While sharks are not exactly the merciless predators, most Hollywood movies feature them like that only. Yes, sharks do possess a number of frightening mechanisms. Those mechanisms help it in aquatic hunting. The features include ultra-streamlined bodies, the ability to detect electrical fields, the ability to detect changes in water pressure, high intelligence, exceptional hearing, ultimate vision, and a sharp sense of smell. But the question is – do sharks really grow an unlimited number of teeth throughout their lives?
Here are the facts:
Now back to the question – how many teeth sharks have? The number of teeth in sharks is based on things like species of shark and its lifespan. Now you might be wondering how sharks replace missing teeth and how many teeth sharks have in reality?
In simple words, sharks have a number of series and rows of teeth. Again, the number depends solely on the species of shark, but most sharks have 5 to 15 series of teeth. The teeth of the shark are arranged in a way that the frontmost series will house the largest teeth with series behind it, holding smaller teeth. The front teeth of the shark are known as the working teeth. Working teeth are the ones that are primarily used for tearing and biting the flesh and all the other things.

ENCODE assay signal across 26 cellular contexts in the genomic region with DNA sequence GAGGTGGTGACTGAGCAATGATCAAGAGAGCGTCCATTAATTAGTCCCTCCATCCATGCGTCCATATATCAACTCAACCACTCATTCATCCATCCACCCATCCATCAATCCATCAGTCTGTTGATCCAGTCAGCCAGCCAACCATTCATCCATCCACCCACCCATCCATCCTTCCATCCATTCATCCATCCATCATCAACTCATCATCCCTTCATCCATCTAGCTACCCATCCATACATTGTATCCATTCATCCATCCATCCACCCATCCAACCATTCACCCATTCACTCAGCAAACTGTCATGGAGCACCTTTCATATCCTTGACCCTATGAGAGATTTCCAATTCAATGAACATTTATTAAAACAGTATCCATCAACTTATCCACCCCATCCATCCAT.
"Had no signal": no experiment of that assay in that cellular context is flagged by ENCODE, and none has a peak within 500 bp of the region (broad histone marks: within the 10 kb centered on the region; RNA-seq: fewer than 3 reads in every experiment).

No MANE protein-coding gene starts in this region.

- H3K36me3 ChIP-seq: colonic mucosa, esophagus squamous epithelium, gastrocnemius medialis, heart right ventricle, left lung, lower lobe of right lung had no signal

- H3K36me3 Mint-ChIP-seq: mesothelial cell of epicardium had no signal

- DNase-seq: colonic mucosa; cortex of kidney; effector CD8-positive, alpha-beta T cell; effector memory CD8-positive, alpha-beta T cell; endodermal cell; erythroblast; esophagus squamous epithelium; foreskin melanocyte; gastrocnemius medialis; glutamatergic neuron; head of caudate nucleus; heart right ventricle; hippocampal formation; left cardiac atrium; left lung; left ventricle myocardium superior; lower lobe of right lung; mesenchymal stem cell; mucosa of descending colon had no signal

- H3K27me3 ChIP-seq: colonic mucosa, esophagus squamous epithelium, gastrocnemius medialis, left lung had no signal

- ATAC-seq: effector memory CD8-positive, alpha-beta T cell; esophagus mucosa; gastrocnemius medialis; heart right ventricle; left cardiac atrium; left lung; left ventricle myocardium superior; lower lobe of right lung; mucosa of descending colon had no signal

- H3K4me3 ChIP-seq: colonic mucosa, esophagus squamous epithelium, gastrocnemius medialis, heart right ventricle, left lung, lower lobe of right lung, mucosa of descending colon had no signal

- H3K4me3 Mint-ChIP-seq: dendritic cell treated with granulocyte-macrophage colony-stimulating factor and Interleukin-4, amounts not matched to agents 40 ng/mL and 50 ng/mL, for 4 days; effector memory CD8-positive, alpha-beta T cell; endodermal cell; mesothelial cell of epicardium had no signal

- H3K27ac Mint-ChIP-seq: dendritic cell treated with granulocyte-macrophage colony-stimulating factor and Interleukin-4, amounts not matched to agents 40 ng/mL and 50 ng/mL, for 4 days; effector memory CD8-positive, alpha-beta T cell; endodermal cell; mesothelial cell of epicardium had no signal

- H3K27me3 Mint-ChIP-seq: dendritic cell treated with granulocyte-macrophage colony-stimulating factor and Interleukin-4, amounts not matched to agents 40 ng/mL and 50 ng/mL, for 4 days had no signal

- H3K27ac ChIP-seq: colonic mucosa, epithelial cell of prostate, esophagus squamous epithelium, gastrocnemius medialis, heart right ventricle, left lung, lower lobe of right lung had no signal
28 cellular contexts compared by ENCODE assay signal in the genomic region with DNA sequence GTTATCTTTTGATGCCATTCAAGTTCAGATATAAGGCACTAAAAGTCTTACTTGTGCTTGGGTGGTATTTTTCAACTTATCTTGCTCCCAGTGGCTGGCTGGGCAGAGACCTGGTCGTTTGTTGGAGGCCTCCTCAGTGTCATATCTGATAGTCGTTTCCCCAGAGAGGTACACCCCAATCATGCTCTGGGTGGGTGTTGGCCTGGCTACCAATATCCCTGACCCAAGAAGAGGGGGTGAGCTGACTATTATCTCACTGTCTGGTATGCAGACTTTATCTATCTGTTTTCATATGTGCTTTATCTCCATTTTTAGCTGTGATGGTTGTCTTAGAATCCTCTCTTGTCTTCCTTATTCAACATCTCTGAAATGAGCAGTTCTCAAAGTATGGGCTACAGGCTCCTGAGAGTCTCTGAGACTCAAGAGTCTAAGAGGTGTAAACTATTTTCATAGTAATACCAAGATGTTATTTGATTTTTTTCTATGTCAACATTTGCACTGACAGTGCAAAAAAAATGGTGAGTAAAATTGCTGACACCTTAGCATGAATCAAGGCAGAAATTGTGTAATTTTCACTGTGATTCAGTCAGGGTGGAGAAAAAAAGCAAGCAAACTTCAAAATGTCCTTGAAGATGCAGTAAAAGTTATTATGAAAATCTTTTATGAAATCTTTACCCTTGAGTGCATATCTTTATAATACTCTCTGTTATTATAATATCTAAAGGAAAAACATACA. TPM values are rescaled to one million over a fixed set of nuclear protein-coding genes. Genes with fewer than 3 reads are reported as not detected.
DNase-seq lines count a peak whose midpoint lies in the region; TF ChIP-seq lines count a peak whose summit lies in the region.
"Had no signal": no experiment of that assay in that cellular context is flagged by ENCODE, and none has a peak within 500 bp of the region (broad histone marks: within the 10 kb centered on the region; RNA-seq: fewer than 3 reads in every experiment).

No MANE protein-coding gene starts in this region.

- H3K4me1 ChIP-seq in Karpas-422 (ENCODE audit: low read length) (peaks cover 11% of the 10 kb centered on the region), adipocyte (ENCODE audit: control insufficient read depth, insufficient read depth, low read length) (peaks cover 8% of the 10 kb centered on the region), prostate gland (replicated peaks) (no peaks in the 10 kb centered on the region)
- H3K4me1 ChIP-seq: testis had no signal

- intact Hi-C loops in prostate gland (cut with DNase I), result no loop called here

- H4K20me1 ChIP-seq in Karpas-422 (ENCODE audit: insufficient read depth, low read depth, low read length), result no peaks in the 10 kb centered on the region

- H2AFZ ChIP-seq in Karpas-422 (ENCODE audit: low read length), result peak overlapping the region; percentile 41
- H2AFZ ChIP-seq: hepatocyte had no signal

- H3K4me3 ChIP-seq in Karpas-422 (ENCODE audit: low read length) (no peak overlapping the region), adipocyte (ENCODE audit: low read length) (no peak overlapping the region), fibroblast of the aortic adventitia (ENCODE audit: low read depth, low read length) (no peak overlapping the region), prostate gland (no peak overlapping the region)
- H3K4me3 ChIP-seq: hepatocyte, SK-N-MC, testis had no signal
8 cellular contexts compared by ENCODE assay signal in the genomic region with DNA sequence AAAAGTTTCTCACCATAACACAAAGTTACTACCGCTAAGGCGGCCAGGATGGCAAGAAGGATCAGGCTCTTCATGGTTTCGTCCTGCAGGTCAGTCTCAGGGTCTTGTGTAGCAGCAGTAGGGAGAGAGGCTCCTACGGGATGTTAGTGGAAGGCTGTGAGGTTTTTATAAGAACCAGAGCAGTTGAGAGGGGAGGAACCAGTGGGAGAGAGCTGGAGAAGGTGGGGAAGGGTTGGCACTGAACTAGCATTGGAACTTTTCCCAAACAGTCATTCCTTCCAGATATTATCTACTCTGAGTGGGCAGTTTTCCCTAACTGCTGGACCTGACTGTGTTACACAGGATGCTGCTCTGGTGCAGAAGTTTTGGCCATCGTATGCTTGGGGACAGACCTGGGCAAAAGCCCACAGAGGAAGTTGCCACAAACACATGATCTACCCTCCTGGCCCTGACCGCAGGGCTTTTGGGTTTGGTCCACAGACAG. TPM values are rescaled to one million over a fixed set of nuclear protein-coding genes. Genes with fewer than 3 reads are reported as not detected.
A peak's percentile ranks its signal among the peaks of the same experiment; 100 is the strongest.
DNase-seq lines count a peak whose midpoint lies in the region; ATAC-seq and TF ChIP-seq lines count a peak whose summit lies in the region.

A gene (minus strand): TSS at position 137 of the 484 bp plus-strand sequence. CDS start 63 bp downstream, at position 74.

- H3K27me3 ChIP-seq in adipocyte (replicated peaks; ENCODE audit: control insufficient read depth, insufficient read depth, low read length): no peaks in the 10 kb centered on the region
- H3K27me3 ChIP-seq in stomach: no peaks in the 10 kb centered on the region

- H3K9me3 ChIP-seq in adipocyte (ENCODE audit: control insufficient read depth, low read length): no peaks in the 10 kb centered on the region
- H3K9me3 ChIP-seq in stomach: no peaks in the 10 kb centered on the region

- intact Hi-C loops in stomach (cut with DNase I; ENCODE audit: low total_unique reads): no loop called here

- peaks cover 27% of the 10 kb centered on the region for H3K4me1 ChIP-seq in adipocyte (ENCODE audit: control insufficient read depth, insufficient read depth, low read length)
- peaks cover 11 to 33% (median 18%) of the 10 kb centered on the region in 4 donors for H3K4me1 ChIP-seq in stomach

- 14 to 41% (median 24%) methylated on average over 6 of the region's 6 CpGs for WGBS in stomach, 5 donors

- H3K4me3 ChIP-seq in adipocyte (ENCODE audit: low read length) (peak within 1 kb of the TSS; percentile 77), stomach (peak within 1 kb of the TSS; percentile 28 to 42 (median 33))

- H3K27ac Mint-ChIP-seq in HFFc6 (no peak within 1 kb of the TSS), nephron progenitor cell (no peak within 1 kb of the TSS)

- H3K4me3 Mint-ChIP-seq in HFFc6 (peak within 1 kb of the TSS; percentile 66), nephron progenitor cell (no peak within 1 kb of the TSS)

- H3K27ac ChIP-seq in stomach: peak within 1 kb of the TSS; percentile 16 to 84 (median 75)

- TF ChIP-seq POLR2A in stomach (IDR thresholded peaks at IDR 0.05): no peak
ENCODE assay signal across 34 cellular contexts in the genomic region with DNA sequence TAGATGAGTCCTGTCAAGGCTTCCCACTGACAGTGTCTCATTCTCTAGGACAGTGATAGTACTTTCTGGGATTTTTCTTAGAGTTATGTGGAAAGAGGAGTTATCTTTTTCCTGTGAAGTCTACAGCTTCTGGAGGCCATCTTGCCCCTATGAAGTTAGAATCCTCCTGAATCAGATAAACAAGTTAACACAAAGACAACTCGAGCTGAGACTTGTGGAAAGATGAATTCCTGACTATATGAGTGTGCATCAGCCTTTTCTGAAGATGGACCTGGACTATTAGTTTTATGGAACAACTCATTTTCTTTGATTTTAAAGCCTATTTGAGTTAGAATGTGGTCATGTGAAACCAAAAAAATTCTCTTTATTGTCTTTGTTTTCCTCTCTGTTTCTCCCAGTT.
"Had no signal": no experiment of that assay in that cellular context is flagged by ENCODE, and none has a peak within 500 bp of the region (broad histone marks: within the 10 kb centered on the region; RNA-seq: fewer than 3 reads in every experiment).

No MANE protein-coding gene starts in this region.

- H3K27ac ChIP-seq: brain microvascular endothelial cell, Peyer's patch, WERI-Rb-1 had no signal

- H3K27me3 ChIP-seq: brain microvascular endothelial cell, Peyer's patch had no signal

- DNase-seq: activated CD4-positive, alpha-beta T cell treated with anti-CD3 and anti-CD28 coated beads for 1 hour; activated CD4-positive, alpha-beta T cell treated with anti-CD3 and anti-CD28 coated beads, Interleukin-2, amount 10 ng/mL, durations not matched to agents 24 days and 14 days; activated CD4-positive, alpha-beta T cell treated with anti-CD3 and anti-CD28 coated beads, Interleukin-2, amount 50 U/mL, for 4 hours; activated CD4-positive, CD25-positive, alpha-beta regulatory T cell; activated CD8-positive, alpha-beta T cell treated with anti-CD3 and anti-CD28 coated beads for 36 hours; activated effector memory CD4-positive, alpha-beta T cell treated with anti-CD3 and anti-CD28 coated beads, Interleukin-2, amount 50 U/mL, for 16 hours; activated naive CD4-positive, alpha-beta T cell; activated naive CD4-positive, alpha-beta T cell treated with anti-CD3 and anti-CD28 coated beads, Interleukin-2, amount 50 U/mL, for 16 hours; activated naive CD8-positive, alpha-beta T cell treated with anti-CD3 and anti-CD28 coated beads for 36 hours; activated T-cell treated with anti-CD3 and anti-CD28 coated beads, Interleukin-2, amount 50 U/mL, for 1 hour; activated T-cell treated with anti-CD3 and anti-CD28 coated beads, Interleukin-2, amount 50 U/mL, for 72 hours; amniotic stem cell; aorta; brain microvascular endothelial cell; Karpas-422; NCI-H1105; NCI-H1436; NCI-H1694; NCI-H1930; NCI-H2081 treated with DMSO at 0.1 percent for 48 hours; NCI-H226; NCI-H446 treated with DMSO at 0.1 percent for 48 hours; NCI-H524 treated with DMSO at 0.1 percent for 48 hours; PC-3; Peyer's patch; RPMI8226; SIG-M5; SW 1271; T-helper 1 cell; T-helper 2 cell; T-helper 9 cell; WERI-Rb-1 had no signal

You will be shocked to know that teeth of sharks are not deeply rooted like those of humans, and they lose their teeth pretty frequently when they eat the flesh. Sharks usually lose the front series of teeth while eating. So, the moment a shark loses a tooth, the tooth behind it starts to come upwards to fill up the area left empty.
To wrap up the topic, as far as experts and researchers are aware, there is no limit on the number of teeth that a shark can produce during its entire lifespan. As long as a shark stays healthy, it will continue growing new teeth to replace older ones.